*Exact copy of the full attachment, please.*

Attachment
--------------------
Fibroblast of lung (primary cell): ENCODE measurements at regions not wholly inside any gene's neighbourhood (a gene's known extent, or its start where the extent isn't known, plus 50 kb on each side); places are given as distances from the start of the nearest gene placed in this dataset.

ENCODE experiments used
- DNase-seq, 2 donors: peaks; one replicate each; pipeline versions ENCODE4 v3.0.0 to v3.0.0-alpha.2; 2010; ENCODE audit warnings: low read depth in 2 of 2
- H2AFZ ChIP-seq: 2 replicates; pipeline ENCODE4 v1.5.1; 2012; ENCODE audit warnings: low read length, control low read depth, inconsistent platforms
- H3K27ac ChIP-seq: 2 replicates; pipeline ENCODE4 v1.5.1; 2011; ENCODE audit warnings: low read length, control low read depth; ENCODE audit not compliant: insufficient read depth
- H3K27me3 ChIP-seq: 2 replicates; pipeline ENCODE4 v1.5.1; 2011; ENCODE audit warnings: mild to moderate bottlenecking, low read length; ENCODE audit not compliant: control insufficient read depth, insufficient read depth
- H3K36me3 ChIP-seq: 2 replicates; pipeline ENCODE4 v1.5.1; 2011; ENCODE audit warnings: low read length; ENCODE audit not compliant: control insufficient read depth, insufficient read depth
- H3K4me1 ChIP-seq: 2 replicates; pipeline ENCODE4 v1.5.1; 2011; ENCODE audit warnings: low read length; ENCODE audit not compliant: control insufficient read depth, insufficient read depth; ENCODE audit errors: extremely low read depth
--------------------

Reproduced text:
Fibroblast of lung (primary cell): ENCODE measurements at regions not wholly inside any gene's neighbourhood (a gene's known extent, or its start where the extent isn't known, plus 50 kb on each side); places are given as distances from the start of the nearest gene placed in this dataset.

ENCODE experiments used
- DNase-seq, 2 donors: peaks; one replicate each; pipeline versions ENCODE4 v3.0.0 to v3.0.0-alpha.2; 2010; ENCODE audit warnings: low read depth in 2 of 2
- H2AFZ ChIP-seq: 2 replicates; pipeline ENCODE4 v1.5.1; 2012; ENCODE audit warnings: low read length, control low read depth, inconsistent platforms
- H3K27ac ChIP-seq: 2 replicates; pipeline ENCODE4 v1.5.1; 2011; ENCODE audit warnings: low read length, control low read depth; ENCODE audit not compliant: insufficient read depth
- H3K27me3 ChIP-seq: 2 replicates; pipeline ENCODE4 v1.5.1; 2011; ENCODE audit warnings: mild to moderate bottlenecking, low read length; ENCODE audit not compliant: control insufficient read depth, insufficient read depth
- H3K36me3 ChIP-seq: 2 replicates; pipeline ENCODE4 v1.5.1; 2011; ENCODE audit warnings: low read length; ENCODE audit not compliant: control insufficient read depth, insufficient read depth
- H3K4me1 ChIP-seq: 2 replicates; pipeline ENCODE4 v1.5.1; 2011; ENCODE audit warnings: low read length; ENCODE audit not compliant: control insufficient read depth, insufficient read depth; ENCODE audit errors: extremely low read depth